7. This stage is well suited to a massive team attack so I’m hoping for some real moves on a GC that has far too many within reach of the lead. No need to leave it up to a risky mountain battle.

  8. “J” isn’t as much “imported” as “rediscovered”, in a sense, it was a proper Italian letter from XVI to XX century. It actually represented a slightly different sound from purely vocalic “i”. Italian students surely recall 18th century Jacopo Ortis by Foscolo, but it was widely used in tipography, for example for the plurals of words ending in “-io” when singular. It’s been there along the greatest part of Italian’s history as a language.
    K, X, Y were also used from even further back, since antiquity actually, and obviously stood because of the importance of the Latin alfabet for the Italian language, but they had more ups and downs across history, for example K appears in fundamental medieval texts which do record the very beginning of Italian, then disappeared only to grow strong again with km, kg and so. A very important italian industrial brand, the creators of so many product innovations which then went global in the sector of… yogurt… was called YOMO since its foundation back in 1947. And so on 😉

  9. What is interesting about the leaders at the moment is that they are all weak at time trials apart from Almeida. One would imagine that that capability should cound somewhere along the way apart from the one remaining time trial itself.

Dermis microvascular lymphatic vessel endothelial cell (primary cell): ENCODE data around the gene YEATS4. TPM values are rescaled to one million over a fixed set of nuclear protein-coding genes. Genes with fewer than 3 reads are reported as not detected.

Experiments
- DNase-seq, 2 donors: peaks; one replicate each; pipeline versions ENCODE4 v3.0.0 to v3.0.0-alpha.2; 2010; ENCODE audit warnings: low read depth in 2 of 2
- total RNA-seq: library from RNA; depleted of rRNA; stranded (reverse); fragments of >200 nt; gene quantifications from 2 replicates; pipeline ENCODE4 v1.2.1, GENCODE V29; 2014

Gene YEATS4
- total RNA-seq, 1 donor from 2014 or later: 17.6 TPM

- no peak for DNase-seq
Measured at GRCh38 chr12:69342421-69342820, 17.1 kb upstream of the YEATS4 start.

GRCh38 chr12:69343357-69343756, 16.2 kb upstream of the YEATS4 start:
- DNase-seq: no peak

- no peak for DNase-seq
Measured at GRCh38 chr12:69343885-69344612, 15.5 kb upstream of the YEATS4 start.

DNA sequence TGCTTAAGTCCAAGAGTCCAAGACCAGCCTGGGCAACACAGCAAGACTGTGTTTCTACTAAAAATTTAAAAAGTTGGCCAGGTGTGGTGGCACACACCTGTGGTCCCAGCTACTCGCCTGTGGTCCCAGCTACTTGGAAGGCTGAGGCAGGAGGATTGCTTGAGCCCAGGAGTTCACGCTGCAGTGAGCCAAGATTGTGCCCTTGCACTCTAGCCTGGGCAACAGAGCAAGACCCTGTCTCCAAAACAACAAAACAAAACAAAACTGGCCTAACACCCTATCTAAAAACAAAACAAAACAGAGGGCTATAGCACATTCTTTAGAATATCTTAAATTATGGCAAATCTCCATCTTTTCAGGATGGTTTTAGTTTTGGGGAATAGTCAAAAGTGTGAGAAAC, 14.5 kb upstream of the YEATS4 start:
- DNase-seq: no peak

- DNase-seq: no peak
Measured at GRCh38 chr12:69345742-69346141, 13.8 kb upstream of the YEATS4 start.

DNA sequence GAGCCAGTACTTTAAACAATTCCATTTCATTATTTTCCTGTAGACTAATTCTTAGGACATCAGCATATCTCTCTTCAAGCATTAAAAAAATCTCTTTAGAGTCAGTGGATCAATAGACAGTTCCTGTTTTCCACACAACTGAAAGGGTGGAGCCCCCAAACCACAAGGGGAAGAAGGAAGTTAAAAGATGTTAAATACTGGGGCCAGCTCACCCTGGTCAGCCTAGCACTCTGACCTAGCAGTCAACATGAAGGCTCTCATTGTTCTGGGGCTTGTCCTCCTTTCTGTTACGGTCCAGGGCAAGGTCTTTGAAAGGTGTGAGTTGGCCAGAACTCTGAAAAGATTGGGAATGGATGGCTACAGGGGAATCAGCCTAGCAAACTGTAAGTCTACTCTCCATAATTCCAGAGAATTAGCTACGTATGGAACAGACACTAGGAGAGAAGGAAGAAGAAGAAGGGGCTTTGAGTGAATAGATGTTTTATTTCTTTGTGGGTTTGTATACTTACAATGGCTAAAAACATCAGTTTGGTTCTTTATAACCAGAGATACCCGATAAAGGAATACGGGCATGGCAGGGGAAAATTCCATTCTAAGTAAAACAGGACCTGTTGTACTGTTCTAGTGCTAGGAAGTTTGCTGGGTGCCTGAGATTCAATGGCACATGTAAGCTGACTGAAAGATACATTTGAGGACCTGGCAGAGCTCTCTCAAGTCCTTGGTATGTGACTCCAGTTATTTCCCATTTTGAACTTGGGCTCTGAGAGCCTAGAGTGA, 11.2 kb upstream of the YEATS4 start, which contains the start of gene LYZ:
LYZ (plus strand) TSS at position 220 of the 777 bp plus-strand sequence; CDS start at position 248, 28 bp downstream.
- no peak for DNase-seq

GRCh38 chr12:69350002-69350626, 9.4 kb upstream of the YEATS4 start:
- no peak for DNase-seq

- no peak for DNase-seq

• The Blockhaus stage has certainly concertinaed the GC together, apart from Simon Yates, who was in trouble regardless of the final climb, although no doubts that it added to his woes.
      Ineos’ high tempo going into Blockhaus was also partly with Yates’ problems in mind I guess.
      It’s all left the race delicately poised as you say.

  10. Kelderman’s woes with his wheels (whether his complaints are really spot on, or not)… that’s an example of what I was saying about focussing on aero figures. Those wheels have been through a hell of design troubles, always trying to push supposed “innovations” directly down into the market irrespective they make sense or not. Where’s Larry to take care of this sort of rants? I’m not expressive enough.
    Well, that might eventually be good for the team – in terms of clarity although not to keep a broader set of options – or surely for Hindley at least… he’ll be happy it won’t be 2020 all over again (well, it was Jai who followed Wilco at Bora rather than the other way around).

    • That was amazing, but a question for the historians here: is that the first time someone has been injured on the post-race stage in a Grand Tour? I vaguely recall someone falling off the stage once in a muffed bouquet toss (probably Richie Porte or Landa…).

      God, I hope he can ride on!

      • Me too, really hope he can ride on, but if he doesn’t I hope to see much more of him over the upcoming years!

        Great job to him today – you knew this man was special when he was the last non-Jumbo rider early on in the Classics this year. Great race today!

      • Last year Caleb Ewan quit the Giro with a sore knee. It was said he had problems with the cleats on his shoes but also that he’d tripped by the breakfast buffet that morning too which had caused the injury.

        The irony this time is that Girmay got the injury because he won which makes it exceptional.